Today’s blog post focuses on the Oman that everybody pictures when they hear “Oman”…. unless you’re like us, and couldn’t even pin Oman on a map before we moved to Kuwait. Never fear! The Oman that we documented on today’s travels is a part of the “Muscat-Sur Road”. It’s the major road that runs North – South along the coast. When people travel to Oman and want to do a drive-by vacation, this is the road they take to see some of the more easily accessed sights. Down and back, you could do this in a day or two if you really tried. Everything (except where we camped), is paved, so it’s easy traveling. The coast was, no joke, unbelievably beautiful. While the mountainous part of Oman had villages and people in every nook and cranny, the coast seemed wildly abandoned. Due to its rocky nature it was never conducive to farming or setting up shop near the wind and the waves. Therefore, it’s still in its untrammeled state.

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Here I am in Sur. We made a loop with our driving, heading North up the coast to Muscat. Sur was a cute, quiet town on the ocean front. It was surprisingly empty! We barely saw anyone the few hours we were there. I know, it sounds silly, but we were spoiled by the wild natural playgrounds the mountains and beaches of Oman had to offer. After forty-five minutes in a city and we were ready to head to the hills again!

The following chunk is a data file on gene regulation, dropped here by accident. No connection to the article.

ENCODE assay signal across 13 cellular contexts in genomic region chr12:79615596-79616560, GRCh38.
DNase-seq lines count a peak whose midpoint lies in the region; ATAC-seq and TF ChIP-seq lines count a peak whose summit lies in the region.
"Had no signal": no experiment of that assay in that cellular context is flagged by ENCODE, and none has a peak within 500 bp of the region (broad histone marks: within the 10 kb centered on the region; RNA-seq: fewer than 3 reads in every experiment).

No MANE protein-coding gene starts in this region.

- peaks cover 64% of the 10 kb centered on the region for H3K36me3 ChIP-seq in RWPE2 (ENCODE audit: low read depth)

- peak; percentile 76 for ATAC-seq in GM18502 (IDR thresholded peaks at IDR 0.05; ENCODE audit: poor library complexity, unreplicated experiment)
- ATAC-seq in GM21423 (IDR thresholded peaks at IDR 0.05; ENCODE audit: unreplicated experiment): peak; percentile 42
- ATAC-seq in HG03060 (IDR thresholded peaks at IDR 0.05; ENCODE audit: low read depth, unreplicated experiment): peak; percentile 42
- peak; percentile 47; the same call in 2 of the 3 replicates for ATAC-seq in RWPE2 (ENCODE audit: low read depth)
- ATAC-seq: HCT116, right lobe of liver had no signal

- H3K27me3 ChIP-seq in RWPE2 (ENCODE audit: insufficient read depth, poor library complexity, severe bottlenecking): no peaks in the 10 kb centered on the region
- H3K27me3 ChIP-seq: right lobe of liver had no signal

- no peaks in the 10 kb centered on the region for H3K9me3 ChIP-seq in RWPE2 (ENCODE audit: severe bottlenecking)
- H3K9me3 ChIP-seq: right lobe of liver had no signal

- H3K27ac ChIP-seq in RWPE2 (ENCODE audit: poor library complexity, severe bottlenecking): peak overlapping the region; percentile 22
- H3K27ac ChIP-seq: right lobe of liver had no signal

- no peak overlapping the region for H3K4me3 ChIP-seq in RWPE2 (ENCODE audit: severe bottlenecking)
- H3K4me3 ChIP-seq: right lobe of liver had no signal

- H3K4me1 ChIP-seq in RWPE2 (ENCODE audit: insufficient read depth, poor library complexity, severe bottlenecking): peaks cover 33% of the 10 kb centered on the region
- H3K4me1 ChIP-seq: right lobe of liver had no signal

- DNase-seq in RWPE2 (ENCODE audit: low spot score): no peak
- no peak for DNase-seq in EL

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Oman has a long and interesting history. It was disputed over for a long time between the Arab tribes and the Portuguese. For a period, the Portuguese were successful in their conquests and held control over Oman. They build hundreds of forts all throughout the country. You can’t drive twenty miles without seeing a small fort/stronghold/lookout built into a nearby cliff! During the 90’s, Sultan Qaboos (the “president” of Oman) made it his mission to modernize Oman by building up its infrastructure and promoting its tourism. However, he was adamant about still keeping their cultural heritage in tact and highly present. Therefore, alongside the fancy, paved highways and the plethora of rest stops and road signs, he reconstructed hundreds of forts and cultural sights so that the Omani people would hold on to, and be proud of, their history. Didn’t I say I loved this country?